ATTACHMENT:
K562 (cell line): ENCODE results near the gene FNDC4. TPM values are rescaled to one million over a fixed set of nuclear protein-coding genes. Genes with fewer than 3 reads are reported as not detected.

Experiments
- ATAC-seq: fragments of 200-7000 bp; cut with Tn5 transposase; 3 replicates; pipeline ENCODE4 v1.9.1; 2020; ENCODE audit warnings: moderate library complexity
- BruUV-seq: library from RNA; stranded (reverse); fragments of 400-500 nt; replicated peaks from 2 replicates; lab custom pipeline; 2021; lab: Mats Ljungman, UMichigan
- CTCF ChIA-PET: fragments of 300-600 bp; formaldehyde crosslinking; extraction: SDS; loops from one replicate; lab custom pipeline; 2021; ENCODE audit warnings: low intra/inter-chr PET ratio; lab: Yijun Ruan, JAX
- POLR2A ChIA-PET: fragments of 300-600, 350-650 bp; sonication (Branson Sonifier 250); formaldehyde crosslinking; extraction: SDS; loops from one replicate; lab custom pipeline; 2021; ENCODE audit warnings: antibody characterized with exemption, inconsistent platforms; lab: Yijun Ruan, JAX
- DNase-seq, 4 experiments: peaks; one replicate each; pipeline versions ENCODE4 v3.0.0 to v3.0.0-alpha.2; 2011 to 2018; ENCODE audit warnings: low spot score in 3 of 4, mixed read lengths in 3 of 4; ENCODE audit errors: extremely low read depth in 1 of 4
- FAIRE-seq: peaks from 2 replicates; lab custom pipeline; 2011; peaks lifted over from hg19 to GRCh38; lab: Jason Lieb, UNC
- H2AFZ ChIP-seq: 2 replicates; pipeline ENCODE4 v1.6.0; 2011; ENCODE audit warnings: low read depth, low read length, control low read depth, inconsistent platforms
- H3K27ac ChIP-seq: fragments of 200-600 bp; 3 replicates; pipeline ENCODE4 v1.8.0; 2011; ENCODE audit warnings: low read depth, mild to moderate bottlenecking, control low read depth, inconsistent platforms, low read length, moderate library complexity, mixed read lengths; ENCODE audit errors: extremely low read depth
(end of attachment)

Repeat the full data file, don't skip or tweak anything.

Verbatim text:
K562 (cell line): ENCODE results near the gene FNDC4. TPM values are rescaled to one million over a fixed set of nuclear protein-coding genes. Genes with fewer than 3 reads are reported as not detected.

Experiments
- ATAC-seq: fragments of 200-7000 bp; cut with Tn5 transposase; 3 replicates; pipeline ENCODE4 v1.9.1; 2020; ENCODE audit warnings: moderate library complexity
- BruUV-seq: library from RNA; stranded (reverse); fragments of 400-500 nt; replicated peaks from 2 replicates; lab custom pipeline; 2021; lab: Mats Ljungman, UMichigan
- CTCF ChIA-PET: fragments of 300-600 bp; formaldehyde crosslinking; extraction: SDS; loops from one replicate; lab custom pipeline; 2021; ENCODE audit warnings: low intra/inter-chr PET ratio; lab: Yijun Ruan, JAX
- POLR2A ChIA-PET: fragments of 300-600, 350-650 bp; sonication (Branson Sonifier 250); formaldehyde crosslinking; extraction: SDS; loops from one replicate; lab custom pipeline; 2021; ENCODE audit warnings: antibody characterized with exemption, inconsistent platforms; lab: Yijun Ruan, JAX
- DNase-seq, 4 experiments: peaks; one replicate each; pipeline versions ENCODE4 v3.0.0 to v3.0.0-alpha.2; 2011 to 2018; ENCODE audit warnings: low spot score in 3 of 4, mixed read lengths in 3 of 4; ENCODE audit errors: extremely low read depth in 1 of 4
- FAIRE-seq: peaks from 2 replicates; lab custom pipeline; 2011; peaks lifted over from hg19 to GRCh38; lab: Jason Lieb, UNC
- H2AFZ ChIP-seq: 2 replicates; pipeline ENCODE4 v1.6.0; 2011; ENCODE audit warnings: low read depth, low read length, control low read depth, inconsistent platforms
- H3K27ac ChIP-seq: fragments of 200-600 bp; 3 replicates; pipeline ENCODE4 v1.8.0; 2011; ENCODE audit warnings: low read depth, mild to moderate bottlenecking, control low read depth, inconsistent platforms, low read length, moderate library complexity, mixed read lengths; ENCODE audit errors: extremely low read depth